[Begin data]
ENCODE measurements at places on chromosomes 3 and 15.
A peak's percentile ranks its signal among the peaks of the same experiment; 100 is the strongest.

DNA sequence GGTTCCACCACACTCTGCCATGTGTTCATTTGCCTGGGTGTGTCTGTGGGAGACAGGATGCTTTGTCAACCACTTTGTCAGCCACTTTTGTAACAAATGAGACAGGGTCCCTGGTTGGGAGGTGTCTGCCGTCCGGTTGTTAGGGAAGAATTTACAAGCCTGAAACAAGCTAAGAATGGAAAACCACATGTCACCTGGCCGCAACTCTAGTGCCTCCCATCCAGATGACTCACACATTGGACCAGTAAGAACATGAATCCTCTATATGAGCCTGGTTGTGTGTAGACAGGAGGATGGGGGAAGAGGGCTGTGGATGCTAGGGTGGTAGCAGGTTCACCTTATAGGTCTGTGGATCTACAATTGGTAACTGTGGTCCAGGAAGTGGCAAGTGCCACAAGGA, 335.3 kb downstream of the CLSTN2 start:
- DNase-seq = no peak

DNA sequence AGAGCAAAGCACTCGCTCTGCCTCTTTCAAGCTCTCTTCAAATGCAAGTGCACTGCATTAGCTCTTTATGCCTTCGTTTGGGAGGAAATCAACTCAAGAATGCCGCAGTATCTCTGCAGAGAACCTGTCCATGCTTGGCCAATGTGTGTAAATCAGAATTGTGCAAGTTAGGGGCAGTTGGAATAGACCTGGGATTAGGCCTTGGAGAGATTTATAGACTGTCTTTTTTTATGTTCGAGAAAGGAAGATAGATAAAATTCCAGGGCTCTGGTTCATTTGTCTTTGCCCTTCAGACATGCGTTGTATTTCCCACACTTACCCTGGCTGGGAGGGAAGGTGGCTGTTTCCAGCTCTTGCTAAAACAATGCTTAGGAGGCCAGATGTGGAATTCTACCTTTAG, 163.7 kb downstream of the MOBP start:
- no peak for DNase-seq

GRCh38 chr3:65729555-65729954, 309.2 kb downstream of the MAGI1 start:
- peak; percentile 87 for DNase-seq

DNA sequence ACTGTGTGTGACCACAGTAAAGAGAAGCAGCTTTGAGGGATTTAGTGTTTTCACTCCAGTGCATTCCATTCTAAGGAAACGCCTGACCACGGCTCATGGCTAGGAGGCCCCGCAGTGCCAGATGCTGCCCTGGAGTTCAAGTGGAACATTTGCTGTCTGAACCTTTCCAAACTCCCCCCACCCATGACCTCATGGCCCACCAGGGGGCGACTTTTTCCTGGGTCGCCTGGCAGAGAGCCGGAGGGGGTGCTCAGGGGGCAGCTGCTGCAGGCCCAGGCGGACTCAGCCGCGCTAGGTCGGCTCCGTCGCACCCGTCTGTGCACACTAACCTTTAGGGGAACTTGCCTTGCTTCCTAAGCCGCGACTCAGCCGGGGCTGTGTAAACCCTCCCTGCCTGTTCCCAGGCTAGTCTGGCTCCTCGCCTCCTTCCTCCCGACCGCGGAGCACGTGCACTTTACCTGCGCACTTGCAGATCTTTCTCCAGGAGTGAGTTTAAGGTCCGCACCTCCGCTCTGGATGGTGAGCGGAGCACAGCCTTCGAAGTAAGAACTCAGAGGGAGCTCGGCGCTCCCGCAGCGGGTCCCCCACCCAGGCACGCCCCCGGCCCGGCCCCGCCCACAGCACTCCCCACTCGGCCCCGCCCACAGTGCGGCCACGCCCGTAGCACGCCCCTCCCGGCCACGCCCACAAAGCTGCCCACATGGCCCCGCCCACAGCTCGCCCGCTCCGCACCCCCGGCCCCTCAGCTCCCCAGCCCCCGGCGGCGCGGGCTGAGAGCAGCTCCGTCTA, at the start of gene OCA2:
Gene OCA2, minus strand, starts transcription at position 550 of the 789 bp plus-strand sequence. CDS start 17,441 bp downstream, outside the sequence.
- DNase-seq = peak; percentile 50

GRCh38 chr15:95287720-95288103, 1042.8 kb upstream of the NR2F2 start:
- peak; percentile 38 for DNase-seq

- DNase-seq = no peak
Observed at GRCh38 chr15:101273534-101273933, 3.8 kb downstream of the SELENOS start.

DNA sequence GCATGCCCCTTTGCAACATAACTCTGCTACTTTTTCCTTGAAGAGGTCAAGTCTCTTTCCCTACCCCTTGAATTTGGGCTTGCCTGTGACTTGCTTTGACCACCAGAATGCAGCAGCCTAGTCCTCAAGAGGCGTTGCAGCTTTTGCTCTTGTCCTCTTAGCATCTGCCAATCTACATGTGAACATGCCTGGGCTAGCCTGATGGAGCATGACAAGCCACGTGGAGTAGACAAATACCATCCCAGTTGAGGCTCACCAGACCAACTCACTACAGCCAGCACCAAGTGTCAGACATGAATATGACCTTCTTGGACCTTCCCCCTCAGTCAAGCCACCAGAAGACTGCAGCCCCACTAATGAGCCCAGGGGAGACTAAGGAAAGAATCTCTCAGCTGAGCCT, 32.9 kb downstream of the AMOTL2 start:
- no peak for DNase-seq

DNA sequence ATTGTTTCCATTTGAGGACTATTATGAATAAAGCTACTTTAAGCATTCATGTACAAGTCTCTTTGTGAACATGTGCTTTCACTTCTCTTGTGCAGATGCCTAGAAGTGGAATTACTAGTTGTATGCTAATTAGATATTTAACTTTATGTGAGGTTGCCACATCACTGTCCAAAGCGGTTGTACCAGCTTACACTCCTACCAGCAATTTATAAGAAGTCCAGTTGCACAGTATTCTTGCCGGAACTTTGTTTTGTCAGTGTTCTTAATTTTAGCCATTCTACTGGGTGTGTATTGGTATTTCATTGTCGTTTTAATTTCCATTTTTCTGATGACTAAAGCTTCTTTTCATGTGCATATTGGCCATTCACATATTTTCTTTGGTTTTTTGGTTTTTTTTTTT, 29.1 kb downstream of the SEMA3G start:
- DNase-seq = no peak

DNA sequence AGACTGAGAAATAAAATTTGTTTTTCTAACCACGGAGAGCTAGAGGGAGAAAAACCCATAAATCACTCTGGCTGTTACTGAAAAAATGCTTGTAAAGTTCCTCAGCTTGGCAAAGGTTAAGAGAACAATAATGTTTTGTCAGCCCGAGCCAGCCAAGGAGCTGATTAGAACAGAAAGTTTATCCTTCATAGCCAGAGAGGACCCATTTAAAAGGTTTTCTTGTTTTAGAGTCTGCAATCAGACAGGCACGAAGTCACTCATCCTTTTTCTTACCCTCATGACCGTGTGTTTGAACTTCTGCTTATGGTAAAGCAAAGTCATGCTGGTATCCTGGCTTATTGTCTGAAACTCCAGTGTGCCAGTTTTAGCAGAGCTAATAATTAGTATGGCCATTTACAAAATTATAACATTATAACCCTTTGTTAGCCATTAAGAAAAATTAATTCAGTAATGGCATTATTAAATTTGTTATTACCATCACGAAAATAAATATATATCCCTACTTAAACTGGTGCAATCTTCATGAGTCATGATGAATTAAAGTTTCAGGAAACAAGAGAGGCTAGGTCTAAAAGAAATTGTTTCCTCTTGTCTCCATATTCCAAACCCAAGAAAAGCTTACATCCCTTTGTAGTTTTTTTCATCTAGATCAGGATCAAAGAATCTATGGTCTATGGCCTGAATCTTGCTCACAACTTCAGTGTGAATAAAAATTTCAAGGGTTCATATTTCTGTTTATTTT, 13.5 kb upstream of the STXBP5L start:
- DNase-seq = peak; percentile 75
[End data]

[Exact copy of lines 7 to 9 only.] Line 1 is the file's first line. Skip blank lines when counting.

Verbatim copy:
GRCh38 chr3:65729555-65729954, 309.2 kb downstream of the MAGI1 start:
- peak; percentile 87 for DNase-seq

DNA sequence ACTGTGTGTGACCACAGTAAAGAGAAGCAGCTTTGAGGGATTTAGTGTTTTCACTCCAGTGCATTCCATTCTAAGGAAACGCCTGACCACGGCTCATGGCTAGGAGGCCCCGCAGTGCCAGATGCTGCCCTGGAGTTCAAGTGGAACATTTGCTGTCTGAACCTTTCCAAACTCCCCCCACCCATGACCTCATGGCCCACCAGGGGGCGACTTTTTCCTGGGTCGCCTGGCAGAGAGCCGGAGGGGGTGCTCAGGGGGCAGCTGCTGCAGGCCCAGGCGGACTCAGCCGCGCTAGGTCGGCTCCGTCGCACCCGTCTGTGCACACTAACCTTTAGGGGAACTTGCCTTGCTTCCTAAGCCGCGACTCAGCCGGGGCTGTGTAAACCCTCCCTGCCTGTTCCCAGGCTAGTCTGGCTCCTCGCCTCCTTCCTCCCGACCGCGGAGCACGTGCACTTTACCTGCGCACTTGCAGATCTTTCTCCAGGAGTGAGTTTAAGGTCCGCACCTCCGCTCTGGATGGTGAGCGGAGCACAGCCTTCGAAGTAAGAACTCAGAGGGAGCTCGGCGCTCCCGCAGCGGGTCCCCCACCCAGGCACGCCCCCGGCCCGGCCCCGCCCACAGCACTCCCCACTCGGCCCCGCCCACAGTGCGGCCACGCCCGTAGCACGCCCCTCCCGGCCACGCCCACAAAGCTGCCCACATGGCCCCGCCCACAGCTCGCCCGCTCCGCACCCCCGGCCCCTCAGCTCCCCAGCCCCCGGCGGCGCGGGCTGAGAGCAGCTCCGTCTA, at the start of gene OCA2: